China and Zimbabwe on July 22 initialed two agreements on urology cooperation and enhanced maternal and child care in Zimbabwe, further boosting cooperation between the two countries on health delivery.
China will provide technical assistance and equipment to help Zimbabwe establish a cutting-edge urological centre at the country’s biggest referral medical institute Parirenyatwa Hospital, while carrying on programs to reduce Zimbabwe’s high maternal mortality rate which now stands at 651 per 100,000, a rate the authorities aim to lower to 326 per 100,000 in 2020.
Currently, 31 percent of deaths occurring among women aged between 20 and 24 are maternal, and the project is thus strategic to the improvement of maternal health delivery.
China’s Deputy Director of National Health and Family Planning Commission Liu Qian and Zimbabwe’s Deputy Minister of Health and Child Care Aldrin Musiiwa initiated the agreements, which are the follow-ups to President Xi Jinping’s visit to Zimbabwe last December.
Musiiwa thanked the Chinese government for its continued support of health programs in Zimbabwe, adding that the technical expertise to be imparted by Chinese medical personnel to locals would go a long way in improving the capacity of health delivery in the country.
Nine Chinese specialist doctors and one logistics person are working in the country and doing “very commendable” work, Masiiwa said.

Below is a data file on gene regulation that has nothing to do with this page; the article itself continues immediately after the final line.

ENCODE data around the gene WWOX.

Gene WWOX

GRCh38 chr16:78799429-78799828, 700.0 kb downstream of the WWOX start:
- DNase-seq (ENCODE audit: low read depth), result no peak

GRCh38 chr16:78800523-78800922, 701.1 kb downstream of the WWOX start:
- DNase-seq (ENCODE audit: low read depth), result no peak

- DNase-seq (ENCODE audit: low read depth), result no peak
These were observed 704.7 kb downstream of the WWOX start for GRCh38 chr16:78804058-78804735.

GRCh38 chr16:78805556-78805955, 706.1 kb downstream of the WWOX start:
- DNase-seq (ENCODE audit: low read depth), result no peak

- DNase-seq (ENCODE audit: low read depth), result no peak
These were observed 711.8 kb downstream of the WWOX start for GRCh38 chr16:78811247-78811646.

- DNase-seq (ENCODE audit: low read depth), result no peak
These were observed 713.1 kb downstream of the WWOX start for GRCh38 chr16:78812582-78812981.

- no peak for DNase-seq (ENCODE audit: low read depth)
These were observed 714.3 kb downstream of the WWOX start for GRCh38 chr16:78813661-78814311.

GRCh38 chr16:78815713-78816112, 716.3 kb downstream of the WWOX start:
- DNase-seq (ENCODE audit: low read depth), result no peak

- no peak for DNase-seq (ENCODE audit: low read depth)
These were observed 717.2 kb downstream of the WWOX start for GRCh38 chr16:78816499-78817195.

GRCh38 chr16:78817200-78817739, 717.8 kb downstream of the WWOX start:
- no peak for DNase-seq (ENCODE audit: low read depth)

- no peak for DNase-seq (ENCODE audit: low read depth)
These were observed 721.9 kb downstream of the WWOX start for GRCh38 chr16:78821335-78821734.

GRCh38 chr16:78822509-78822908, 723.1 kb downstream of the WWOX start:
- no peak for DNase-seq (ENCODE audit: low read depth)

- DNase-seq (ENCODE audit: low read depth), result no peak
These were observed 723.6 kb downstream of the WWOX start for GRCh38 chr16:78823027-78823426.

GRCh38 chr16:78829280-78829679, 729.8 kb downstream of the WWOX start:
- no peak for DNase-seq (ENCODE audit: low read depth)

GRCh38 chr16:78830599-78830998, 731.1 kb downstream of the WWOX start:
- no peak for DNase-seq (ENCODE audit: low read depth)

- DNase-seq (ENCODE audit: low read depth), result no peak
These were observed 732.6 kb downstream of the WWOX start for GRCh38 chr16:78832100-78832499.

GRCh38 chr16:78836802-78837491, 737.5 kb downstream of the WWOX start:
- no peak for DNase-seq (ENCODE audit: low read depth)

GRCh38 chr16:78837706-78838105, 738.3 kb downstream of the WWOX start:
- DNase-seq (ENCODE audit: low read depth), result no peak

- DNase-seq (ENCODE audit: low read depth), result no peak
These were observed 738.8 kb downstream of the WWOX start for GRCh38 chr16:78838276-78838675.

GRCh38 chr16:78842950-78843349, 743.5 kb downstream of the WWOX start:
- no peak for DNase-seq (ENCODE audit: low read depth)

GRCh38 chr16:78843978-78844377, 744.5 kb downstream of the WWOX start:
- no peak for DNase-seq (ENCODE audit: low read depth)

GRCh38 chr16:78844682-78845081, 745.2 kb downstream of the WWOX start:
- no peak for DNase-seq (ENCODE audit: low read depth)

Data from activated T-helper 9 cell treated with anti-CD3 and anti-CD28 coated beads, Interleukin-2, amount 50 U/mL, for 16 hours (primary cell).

“The work they are doing is so valued that Zimbabwe is requesting for more specialists from China,” he said.
He also noted that Zimbabwe was benefitting from a $100 million Zimbabwe-China Medical Equipment Loan Facility granted through the China Eximbank in 2011 and so far equipment worth $77 million had been delivered and was being installed in 90 hospitals and clinics across the country.
“We hope the remaining 18 percent is going to be expedited,” he added.
Musiiwa also lauded the Chinese government for building the 130-bed Mahusekwa Hospital -- otherwise known as the China Zimbabwe Friendship Hospital - in rural Marondera district under the Forum for China-Africa Cooperation (FOCAC) to help improve health provision in rural areas where 70 percent of the population lives.
The construction and supply of equipment at the hospital took two years, and the $6 million hospital was commissioned in 2013.
It was part of the 30 hospitals China pledged to build, along with 30 malaria control centers across Africa at the first FOCAC summit in 2006.
Musiiwa added that Zimbabwe had also tendered proposals under FOCAC for the construction of two central hospitals in Harare and the second biggest city of Bulawayo, and three other provincial hospitals.
Health has become a significant part of cooperation between China and Zimbabwe with 137 physicians having been sent to Zimbabwe so far, and the relationship between China and Zimbabwe is seen as a good model of relations between China and Africa as a whole.